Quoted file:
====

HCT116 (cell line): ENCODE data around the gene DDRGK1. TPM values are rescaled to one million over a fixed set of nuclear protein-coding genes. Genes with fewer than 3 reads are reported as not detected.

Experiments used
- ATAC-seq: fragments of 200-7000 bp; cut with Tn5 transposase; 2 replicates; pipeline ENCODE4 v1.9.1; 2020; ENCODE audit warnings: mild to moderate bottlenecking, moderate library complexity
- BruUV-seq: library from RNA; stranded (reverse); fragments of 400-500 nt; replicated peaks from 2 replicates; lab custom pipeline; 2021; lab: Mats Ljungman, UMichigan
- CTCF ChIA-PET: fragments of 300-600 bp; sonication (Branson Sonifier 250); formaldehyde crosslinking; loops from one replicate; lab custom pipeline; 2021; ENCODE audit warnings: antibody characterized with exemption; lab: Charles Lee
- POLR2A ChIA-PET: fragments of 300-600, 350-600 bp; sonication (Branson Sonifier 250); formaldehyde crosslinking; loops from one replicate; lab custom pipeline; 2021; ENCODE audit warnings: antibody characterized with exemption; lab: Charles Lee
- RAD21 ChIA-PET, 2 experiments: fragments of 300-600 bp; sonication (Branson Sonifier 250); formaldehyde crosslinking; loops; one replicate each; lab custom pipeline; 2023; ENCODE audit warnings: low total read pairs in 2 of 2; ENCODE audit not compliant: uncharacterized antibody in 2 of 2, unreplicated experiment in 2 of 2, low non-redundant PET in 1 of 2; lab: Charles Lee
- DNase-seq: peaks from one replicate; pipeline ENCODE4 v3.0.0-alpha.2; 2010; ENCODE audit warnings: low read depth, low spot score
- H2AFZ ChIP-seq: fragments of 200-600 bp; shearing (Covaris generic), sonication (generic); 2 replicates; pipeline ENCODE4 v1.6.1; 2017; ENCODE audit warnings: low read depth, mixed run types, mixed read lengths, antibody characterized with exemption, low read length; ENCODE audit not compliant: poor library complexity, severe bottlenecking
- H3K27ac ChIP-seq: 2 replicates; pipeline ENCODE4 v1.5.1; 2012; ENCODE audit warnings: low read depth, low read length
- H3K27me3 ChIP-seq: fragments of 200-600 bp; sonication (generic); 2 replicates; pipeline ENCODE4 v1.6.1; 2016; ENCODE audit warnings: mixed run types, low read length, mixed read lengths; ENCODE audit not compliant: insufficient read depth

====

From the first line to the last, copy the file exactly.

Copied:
HCT116 (cell line): ENCODE data around the gene DDRGK1. TPM values are rescaled to one million over a fixed set of nuclear protein-coding genes. Genes with fewer than 3 reads are reported as not detected.

Experiments used
- ATAC-seq: fragments of 200-7000 bp; cut with Tn5 transposase; 2 replicates; pipeline ENCODE4 v1.9.1; 2020; ENCODE audit warnings: mild to moderate bottlenecking, moderate library complexity
- BruUV-seq: library from RNA; stranded (reverse); fragments of 400-500 nt; replicated peaks from 2 replicates; lab custom pipeline; 2021; lab: Mats Ljungman, UMichigan
- CTCF ChIA-PET: fragments of 300-600 bp; sonication (Branson Sonifier 250); formaldehyde crosslinking; loops from one replicate; lab custom pipeline; 2021; ENCODE audit warnings: antibody characterized with exemption; lab: Charles Lee
- POLR2A ChIA-PET: fragments of 300-600, 350-600 bp; sonication (Branson Sonifier 250); formaldehyde crosslinking; loops from one replicate; lab custom pipeline; 2021; ENCODE audit warnings: antibody characterized with exemption; lab: Charles Lee
- RAD21 ChIA-PET, 2 experiments: fragments of 300-600 bp; sonication (Branson Sonifier 250); formaldehyde crosslinking; loops; one replicate each; lab custom pipeline; 2023; ENCODE audit warnings: low total read pairs in 2 of 2; ENCODE audit not compliant: uncharacterized antibody in 2 of 2, unreplicated experiment in 2 of 2, low non-redundant PET in 1 of 2; lab: Charles Lee
- DNase-seq: peaks from one replicate; pipeline ENCODE4 v3.0.0-alpha.2; 2010; ENCODE audit warnings: low read depth, low spot score
- H2AFZ ChIP-seq: fragments of 200-600 bp; shearing (Covaris generic), sonication (generic); 2 replicates; pipeline ENCODE4 v1.6.1; 2017; ENCODE audit warnings: low read depth, mixed run types, mixed read lengths, antibody characterized with exemption, low read length; ENCODE audit not compliant: poor library complexity, severe bottlenecking
- H3K27ac ChIP-seq: 2 replicates; pipeline ENCODE4 v1.5.1; 2012; ENCODE audit warnings: low read depth, low read length
- H3K27me3 ChIP-seq: fragments of 200-600 bp; sonication (generic); 2 replicates; pipeline ENCODE4 v1.6.1; 2016; ENCODE audit warnings: mixed run types, low read length, mixed read lengths; ENCODE audit not compliant: insufficient read depth